Ricardo Castañón Gómez, contacted in 1999 in Buenos Aires, Argentina, to study the host that had turned red after it had been placed in water, to this day is unable to explain this occurrence, at least not through science. One explanation, chosen by many, including the initially skeptical Mexican Bishop Alejo Zavala Castro, is simply that “this is what God wanted”, and that this is “Him, showing us He loves us”. Francesca Merlo

Archbishop Chaput shares theological critique of youth synod prep document


– Archbishop Charles Chaput offered Friday on First Things a critique by a theologian of the working document for the upcoming Synod on Youth, which highlights five principal theological difficulties in the document.

The synod will be held Oct. 3-28 at the Vatican. Archbishop Chaput is one of five representatives who were chosen by the US bishops’ conference to attend the meeting.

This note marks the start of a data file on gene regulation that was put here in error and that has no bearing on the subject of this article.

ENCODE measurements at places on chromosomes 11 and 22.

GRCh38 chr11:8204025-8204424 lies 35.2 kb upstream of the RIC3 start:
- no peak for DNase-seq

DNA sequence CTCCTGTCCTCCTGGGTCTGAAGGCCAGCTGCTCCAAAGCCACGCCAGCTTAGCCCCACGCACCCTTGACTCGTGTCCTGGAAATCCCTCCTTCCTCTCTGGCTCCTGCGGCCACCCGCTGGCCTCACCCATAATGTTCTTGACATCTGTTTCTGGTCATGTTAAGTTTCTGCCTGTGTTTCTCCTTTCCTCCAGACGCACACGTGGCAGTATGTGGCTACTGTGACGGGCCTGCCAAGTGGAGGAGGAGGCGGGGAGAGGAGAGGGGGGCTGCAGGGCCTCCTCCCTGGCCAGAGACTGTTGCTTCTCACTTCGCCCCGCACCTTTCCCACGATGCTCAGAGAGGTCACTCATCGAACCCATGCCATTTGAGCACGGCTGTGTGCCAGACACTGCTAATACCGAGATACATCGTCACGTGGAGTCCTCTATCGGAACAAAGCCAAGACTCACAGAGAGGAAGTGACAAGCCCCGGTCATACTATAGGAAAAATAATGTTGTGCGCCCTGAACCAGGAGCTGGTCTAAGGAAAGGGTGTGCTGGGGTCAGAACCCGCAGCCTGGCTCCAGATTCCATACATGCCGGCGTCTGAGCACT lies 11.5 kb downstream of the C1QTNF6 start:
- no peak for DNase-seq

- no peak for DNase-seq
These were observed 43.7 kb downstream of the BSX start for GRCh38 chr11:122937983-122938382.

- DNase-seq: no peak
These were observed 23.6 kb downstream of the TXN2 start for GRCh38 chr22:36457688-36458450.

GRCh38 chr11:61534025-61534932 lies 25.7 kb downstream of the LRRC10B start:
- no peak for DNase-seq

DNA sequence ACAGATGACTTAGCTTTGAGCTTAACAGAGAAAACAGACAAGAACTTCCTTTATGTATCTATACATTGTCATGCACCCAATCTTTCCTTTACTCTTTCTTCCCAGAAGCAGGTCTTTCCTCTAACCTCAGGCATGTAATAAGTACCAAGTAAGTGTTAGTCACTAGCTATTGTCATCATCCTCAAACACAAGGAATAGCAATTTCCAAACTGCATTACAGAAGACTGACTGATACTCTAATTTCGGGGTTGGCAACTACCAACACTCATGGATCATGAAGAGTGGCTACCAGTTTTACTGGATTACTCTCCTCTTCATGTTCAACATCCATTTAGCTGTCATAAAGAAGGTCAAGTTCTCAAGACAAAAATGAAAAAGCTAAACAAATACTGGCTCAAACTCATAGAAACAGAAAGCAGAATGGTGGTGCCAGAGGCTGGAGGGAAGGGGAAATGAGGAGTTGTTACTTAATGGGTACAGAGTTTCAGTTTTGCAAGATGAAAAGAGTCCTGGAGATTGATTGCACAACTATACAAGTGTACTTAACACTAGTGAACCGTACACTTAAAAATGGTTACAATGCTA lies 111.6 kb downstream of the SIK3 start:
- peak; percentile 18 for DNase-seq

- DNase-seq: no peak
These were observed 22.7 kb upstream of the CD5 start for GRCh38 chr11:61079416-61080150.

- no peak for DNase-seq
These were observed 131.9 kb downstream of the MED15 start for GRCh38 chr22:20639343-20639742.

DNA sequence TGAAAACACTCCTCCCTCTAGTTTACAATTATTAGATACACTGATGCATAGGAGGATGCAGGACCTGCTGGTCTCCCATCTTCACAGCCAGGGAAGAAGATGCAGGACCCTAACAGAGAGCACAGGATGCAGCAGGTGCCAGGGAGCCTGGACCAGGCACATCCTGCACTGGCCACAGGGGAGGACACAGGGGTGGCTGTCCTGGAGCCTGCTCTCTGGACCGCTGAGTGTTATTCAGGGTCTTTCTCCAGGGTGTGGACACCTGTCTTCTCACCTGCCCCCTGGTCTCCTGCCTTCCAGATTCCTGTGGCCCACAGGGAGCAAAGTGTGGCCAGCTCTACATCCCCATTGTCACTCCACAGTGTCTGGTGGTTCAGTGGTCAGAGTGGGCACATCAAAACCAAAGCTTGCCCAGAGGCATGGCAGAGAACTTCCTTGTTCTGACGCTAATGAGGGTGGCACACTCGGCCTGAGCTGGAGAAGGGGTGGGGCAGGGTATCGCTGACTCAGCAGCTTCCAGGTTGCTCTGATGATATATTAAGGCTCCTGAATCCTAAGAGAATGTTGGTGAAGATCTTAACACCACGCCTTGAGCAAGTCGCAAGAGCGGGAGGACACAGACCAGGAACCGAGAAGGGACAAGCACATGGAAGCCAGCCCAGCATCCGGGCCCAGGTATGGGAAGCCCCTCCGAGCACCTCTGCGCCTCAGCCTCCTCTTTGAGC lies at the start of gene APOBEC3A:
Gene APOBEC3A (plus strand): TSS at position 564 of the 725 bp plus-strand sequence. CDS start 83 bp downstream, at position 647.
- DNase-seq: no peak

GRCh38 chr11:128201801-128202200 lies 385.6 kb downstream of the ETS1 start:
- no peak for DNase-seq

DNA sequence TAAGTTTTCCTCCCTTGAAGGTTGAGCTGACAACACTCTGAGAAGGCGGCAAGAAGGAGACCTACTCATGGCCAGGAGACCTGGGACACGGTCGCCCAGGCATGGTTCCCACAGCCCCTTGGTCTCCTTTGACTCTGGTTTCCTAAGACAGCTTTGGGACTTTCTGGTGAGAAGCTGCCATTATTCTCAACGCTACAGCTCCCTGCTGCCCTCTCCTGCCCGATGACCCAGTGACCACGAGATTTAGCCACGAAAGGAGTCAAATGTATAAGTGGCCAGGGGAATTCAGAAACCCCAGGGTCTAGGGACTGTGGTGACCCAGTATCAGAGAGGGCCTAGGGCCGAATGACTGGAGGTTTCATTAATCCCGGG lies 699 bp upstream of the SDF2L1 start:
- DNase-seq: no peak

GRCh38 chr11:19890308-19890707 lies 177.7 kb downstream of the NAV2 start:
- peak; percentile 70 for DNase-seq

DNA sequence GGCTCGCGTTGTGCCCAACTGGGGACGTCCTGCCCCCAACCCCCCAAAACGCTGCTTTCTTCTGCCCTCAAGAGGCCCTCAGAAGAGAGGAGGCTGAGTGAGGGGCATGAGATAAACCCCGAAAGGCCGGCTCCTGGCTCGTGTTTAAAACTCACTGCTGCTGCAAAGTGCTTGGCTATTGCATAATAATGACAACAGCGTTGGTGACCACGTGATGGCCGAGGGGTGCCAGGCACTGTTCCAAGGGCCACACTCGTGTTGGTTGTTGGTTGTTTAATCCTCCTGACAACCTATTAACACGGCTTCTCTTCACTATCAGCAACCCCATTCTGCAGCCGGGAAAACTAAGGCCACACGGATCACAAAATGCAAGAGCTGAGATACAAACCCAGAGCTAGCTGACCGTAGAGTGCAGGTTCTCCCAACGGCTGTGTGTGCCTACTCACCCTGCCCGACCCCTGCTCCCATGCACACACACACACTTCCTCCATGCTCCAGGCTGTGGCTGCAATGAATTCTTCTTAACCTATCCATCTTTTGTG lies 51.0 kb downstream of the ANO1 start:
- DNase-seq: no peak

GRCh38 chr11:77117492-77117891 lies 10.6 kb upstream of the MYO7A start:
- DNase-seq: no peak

In addition, Pope Francis appointed Cardinal Blase Cupich of Chicago and Cardinal Joseph Tobin of Newark; though Tobin has elected not to attend, citing pastoral obligations in his local Church amid the sexual abuse crisis.

The Archbishop of Philadelphia wrote Sept. 21 that in recent months he has “received scores of emails and letters from laypeople, clergy, theologians, and other scholars, young and old, with their thoughts regarding the October synod of bishops in Rome focused on young people.”

“Nearly all” of those “note the importance of the subject matter”, “praise the synod’s intent”, and “raise concerns of one sort or another about the synod’s timing and possible content,” he wrote.

Archbishop Chaput shared the text of a critique of the instrumentum laboris, which he received “from a respected North American theologian.”